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Writing Wednesday: Narrative Mode

All right, so this post is actually more about me and my preferences, rather than what makes good writing.

Lately, I’ve read a couple (2 or 3) books that use both first person and third person narratives. In the books I’ve read, it’s been first person for the heroine, but third person for everyone else. In one of them, the third person narrator wasn’t even the hero. It was literally everyone BUT the hero. His son. His mother. His best friend. I was shocked when the cat’s narrative wasn’t among them.


In the first novel I read that had this construct, I thought, “Well, that’s an interesting experiment, but… ugh.” I firmly believe it was well done for what it was, but the transitions were jarring.

To me, it’s a lot like having too many perspectives when you haven’t written an epic. It smacks of either author hubris, or an author who doesn’t have enough plot to make it all the way through, so she has to go back and add something. Or, worse, an author who falls in love with her male lead (or other characters), but doesn’t have the ability or the desire to show us why the hero is such a great guy from the heroine’s perspective. We simply must have his perspective, too. Only, not in first person.

I think I could have handled it better if I’d had multiple first person POVs. Better than having both first and third. It’s either a clever literary device, or it’s laziness. And either way, you don’t want your readers thinking about your motives while they’re reading your book. Because that means they’re not paying attention to your story.

In the next book I read with this same construct, it was even more jarring, because the third person narrator was unclear. As in, it would start with the hero alone in a room. Okay, it will be from his perspective, right? Then, a friend of his comes in, and we get some stuff from his perspective. Is it omniscient? Uh, no. It was omniscient for about three lines, but, for the most part, it was a limited third person from a minor secondary character’s point of view.

This is for purely selfish reasons, but I beg of you: DON’T DO THIS.

I’m not saying this as a writer. Both of these authors had Big Six contracts, and I’ll be honest: sure, I’m published, but I don’t have one of those. They probably got advances, and I didn’t. This isn’t about writer jealousy or sour grapes.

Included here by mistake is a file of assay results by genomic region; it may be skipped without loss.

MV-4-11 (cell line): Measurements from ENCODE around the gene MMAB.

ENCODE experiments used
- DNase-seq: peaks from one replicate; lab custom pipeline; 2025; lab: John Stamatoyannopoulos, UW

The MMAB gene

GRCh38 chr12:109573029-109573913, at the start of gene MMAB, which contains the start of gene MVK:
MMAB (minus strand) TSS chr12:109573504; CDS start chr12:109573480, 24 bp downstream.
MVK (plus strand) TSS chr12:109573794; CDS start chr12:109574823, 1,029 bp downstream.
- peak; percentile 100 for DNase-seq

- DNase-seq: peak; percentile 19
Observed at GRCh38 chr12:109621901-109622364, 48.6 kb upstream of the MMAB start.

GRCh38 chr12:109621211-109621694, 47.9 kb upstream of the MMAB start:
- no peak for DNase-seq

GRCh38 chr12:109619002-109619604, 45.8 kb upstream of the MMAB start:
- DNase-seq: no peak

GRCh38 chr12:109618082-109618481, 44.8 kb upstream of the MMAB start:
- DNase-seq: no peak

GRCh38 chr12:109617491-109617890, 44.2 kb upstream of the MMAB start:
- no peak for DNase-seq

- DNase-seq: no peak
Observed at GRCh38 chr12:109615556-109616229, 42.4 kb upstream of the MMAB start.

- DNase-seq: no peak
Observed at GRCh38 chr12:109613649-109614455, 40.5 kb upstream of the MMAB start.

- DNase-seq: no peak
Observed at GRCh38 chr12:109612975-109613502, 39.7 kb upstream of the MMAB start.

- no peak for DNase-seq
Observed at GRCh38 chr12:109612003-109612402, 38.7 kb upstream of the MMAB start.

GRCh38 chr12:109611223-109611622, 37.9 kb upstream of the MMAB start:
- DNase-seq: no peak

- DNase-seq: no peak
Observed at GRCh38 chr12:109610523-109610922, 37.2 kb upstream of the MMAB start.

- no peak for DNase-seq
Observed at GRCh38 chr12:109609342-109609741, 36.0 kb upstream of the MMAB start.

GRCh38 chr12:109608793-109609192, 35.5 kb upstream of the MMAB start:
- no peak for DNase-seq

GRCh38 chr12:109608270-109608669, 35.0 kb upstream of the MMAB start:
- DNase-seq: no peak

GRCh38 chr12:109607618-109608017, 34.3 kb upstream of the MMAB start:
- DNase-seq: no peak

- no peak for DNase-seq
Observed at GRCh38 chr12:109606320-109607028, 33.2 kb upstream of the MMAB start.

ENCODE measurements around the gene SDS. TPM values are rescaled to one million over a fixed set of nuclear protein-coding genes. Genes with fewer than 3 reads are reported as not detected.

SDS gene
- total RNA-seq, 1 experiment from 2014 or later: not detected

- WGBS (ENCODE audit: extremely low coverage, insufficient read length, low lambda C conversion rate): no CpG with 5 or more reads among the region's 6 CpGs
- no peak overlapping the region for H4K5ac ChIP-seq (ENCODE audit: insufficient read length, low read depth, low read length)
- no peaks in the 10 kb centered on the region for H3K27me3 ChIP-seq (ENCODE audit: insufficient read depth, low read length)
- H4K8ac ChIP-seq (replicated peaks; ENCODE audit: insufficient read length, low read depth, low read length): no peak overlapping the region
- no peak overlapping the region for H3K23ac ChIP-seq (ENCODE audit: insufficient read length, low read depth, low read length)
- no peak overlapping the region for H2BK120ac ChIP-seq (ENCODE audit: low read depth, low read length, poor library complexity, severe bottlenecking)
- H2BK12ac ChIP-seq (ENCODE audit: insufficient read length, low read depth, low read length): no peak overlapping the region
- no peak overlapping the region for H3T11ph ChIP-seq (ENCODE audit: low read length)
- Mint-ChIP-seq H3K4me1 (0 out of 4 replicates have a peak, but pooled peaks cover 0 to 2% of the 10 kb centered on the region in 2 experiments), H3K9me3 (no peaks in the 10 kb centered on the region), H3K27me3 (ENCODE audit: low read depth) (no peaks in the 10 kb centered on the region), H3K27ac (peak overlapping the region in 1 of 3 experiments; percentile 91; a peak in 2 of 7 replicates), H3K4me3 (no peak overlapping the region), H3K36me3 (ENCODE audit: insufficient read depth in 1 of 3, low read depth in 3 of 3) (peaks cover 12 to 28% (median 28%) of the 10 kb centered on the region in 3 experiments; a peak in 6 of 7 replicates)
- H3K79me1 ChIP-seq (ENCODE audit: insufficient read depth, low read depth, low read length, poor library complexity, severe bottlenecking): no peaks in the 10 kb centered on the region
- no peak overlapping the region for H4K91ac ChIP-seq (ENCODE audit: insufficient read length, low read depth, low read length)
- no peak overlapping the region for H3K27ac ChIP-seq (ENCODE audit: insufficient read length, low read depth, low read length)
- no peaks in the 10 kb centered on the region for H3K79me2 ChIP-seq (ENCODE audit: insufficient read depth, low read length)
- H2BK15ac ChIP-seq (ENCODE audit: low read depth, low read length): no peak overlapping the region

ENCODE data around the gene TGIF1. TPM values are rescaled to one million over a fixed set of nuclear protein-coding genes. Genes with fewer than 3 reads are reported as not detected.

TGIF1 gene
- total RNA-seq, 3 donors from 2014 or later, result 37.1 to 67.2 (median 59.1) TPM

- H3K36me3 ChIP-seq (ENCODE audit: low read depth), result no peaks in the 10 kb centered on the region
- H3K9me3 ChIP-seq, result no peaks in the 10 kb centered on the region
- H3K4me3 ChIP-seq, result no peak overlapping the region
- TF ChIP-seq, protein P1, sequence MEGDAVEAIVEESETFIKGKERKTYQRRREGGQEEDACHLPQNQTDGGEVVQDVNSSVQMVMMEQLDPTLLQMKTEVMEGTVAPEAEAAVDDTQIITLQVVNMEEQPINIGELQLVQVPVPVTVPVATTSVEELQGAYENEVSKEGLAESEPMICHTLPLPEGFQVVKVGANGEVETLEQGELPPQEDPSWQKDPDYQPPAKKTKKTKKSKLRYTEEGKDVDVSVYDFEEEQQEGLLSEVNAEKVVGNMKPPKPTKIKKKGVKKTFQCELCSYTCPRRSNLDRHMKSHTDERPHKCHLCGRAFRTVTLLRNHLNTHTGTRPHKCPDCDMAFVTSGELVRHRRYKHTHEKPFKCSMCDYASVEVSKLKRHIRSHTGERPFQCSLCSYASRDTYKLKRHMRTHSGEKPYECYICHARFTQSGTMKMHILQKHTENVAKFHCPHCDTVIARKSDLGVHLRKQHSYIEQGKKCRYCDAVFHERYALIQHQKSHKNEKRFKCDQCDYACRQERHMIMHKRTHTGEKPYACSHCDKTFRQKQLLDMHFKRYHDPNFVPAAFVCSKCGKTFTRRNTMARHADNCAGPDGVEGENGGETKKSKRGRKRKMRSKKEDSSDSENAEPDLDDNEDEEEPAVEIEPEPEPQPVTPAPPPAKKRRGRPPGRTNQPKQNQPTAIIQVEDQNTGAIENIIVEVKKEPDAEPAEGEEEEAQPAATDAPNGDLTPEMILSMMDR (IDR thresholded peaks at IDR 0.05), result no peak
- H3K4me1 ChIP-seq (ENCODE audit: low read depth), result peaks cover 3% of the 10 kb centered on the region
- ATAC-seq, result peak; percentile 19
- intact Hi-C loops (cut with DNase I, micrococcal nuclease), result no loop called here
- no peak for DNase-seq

This is me, Meggan Connors, the reader. DON’T DO THIS.

Both books had good stories behind them, stories I really liked. Both books are Book One in a series. Both books had a huge marketing campaign behind them (okay, there may be sour grapes about that).

But what I remember the most about them? The 1st person/3rd person crap. I wanted  to like this device, because I liked the stories. I enjoyed the first person story A LOT. I did finish both books, which says something, because, given how short my time is lately, if I loathe a book, I put it down. I wasn’t always this way–I used to finish every book I started, no matter how much I loathed it. But now, I have too much to do, and too little time to do it. It’s why I’m currently having a love affair with my crockpot. Without the crock, my family would never eat.

I don’t want my readers remembering more about a craptastic literary device I used than they do about the story.

Because I’ll be honest, I didn’t buy Book Two of either series, and I don’t really want to. Not because the stories and the world building weren’t great. They were. But because every time the story transitioned, I had issues. Every time it would start out in third person, I’d think, “Oh, no, not again.”

If you want to write in third, then write in third. If you want to write in first person, then do that. But don’t do both. Make up your mind and stick with it.

I, as your reader, will thank you.